I also more information about the launch and I ended up with this:

"The current kernel implementation supports only writable MSRs. The launch is
performed by setting the MSRs to the hash of the public key modulus of the
enclave signer and a token with the valid bit set to zero.

If the MSRs were read-only, the platform would need to provide a launch enclave
(LE), which would be signed with the key matching the MSRs. The LE creates
cryptographic tokens for other enclaves that they can pass together with their
signature to the ENCLS(EINIT) opcode, which is used to initialize enclaves."

/Jarkko

Patch
diff mbox series

diff --git a/Documentation/x86/sgx/2.Kernel-internals.rst b/Documentation/x86/sgx/2.Kernel-internals.rst
new file mode 100644
index 000000000000..5c90a65936f2
--- /dev/null
+++ b/Documentation/x86/sgx/2.Kernel-internals.rst
@@ -0,0 +1,76 @@ 
+.. SPDX-License-Identifier: GPL-2.0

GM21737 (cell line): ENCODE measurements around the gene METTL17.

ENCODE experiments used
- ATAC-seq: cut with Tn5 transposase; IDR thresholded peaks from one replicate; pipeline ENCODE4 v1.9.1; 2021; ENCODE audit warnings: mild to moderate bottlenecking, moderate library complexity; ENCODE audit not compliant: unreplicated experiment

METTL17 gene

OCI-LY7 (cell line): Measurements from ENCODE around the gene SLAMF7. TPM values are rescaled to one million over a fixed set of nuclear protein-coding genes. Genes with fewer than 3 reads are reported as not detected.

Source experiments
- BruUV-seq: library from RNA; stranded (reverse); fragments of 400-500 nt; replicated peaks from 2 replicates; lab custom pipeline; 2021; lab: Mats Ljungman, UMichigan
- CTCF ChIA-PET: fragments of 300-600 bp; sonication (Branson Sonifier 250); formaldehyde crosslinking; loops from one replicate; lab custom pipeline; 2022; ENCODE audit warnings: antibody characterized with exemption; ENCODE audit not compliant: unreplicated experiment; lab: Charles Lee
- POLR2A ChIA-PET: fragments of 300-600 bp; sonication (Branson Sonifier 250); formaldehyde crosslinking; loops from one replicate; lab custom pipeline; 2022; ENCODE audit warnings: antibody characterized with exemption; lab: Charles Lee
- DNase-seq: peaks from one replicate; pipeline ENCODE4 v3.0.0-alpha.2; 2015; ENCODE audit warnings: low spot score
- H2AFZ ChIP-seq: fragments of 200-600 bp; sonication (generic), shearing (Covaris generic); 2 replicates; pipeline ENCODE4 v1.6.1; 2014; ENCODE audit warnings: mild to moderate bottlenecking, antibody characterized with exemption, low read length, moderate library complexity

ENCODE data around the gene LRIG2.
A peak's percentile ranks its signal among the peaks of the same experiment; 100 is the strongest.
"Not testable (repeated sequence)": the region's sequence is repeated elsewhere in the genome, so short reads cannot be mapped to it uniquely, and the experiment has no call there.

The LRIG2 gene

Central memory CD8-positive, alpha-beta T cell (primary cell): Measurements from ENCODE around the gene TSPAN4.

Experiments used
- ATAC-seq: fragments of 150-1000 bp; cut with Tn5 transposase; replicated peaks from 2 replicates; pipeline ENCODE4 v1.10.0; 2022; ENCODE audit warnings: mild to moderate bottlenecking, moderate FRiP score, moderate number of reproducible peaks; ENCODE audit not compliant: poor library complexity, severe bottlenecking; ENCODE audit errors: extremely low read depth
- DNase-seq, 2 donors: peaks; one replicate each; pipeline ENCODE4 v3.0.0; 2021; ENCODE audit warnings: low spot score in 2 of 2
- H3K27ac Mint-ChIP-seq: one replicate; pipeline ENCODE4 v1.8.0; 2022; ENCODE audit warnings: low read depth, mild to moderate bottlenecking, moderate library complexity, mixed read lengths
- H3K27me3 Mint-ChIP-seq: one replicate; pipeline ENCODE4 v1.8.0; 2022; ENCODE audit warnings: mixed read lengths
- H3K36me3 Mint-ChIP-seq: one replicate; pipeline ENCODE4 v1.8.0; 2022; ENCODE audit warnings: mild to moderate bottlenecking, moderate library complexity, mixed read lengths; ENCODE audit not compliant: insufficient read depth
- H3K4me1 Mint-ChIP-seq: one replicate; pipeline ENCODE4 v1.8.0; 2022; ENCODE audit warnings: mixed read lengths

+
+================
+Kernel Internals
+================
+
+CPU configuration
+=================
+
+Because SGX has an ever evolving and expanding feature set, it's possible for
+a BIOS or VMM to configure a system in such a way that not all CPUs are equal,
+e.g. where Launch Control is only enabled on a subset of CPUs.  Linux does
+*not* support such a heterogeneous system configuration, nor does it even
+attempt to play nice in the face of a misconfigured system.  With the exception
+of Launch Control's hash MSRs, which can vary per CPU, Linux assumes that all
+CPUs have a configuration that is identical to the boot CPU.
+
+EPC management
+==============
+
+Because the kernel can't arbitrarily read EPC memory or share RO backing pages
+between enclaves, traditional memory models such as CoW and fork() do not work
+with enclaves.  In other words, the architectural rules of EPC forces it to be
+treated as MAP_SHARED at all times.
+
+The inability to employ traditional memory models also means that EPC memory
+must be isolated from normal memory pools, e.g. attempting to use EPC memory
+for normal mappings would result in faults and/or perceived data corruption.
+Furthermore, EPC is not enumerated by as normal memory, e.g. BIOS enumerates
+EPC as reserved memory in the e820 tables, or not at all.  As a result, EPC
+memory is directly managed by the SGX subsystem, e.g. SGX employs VM_PFNMAP to
+manually insert/zap/swap page table entries, and exposes EPC to userspace via